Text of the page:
You will add a ListView control to display data from a SQL Server database. You will then add a DropDownList control to filter the data that appears in the ListView control. Later in the walkthrough you will put the controls into an UpdatePanel control to add asynchronous postback capabilities.

Displaying Data with a ListView Control
The ListView control is useful for displaying data in any repeating structure, similar to the DataList and Repeater controls. However, unlike those controls, the ListView control supports edit, insert, and delete operations as well as sorting and paging.

You will add a ListView control that shows all the tasks. Later, you will add a drop-down list that lets you filter the data. The ListView control formats the presentation of the data and displays buttons that can be used to edit and update the content, or to insert new content.

To add a ListView control to the page

  1. Open or switch to the page where you added the LinqDataSource control.
  2. From the Data tab of the Toolbar, drag a ListView control onto the page.
  3. In the ListView Tasks menu, in the Choose Data Source list, select LinqDataSource1.
  4. This binds the ListView to the LinqDataSource control that you configured earlier in the walkthrough.
  5. In the ListView Tasks smart tag panel, click Configure ListView.
  6. In the Configure ListView dialog box, select Enable Editing, Enable Inserting, Enable Deleting, and Enable Paging.
  7. Click OK.
  8. Save the page.

Adding a DropDownList Control to Filter Data
You can filter the data that is displayed in the ListView control by creating a drop-down list that lets you select which tasks to show. For this example, you will create a list that displays either tasks that are active or tasks that have been completed.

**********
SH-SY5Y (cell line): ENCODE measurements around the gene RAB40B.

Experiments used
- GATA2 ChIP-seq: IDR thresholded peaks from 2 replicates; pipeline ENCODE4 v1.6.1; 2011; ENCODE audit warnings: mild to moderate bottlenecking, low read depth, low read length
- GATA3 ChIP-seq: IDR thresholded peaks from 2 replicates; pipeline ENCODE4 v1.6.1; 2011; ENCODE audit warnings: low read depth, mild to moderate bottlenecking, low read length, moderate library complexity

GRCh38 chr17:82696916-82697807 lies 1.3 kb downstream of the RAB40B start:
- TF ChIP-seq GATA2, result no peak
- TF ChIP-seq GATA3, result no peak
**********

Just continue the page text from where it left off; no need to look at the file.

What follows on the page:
You can put code in the ListView control to auto-generate a Where clause to display only the records that match the selection in the DropDownList control.

To add a control to filter data

  • Open or switch to the Default.aspx page and switch to Source view.
  • Inside the form element and above the ListView control, add the following markup:

  Current List Filter:

  • In the LinqDataSource control, set the AutoGenerateWhereClause property to true, as shown in the following example:

  AutoGenerateWhereClause="true" >

  • Add the following markup for Where parameters between the opening and closing tags of the LinqDataSource control.

Type="Boolean" />

  • Save the page.

You can now test the page to make sure that it displays the data that you select.

To test the page

  • Press CTRL+F5 to display the page in the browser.
  • Select Completed from the drop-down list. If you have tasks that are marked as complete, you see only those tasks.

Adding AJAX Functionality to the Page
In this section you will add a ScriptManager control to the page to enable the AJAX features of ASP.NET. You will then add an UpdatePanel control to the page, which lets you perform tasks in the ListView control without a full page postback.

Adding a ScriptManager Control
To use any ASP.NET AJAX features such as the UpdatePanel control, you must add a ScriptManager control to the page.

To add a ScriptManager control to the page

  • Open or switch to the Default.aspx page and switch to Source view.
  • In the AJAX Extensions tab of the toolbox, double-click the ScriptManager control to add it to the page inside the form element.

Putting the ListView Control in an UpdatePanel Control
For this example, you will put the ListView inside an UpdatePanel control. Changes to the ListView control will not require a full postback.

To put the ListView control inside an UpdatePanel control

  • In the Default.aspx page, add the following markup directly after the opening

  • Add the following code directly before the closing tag:

This code puts an UpdatePanel control around the ListView control and the DropDownList control.

  • Save the page.

You can now test the page again.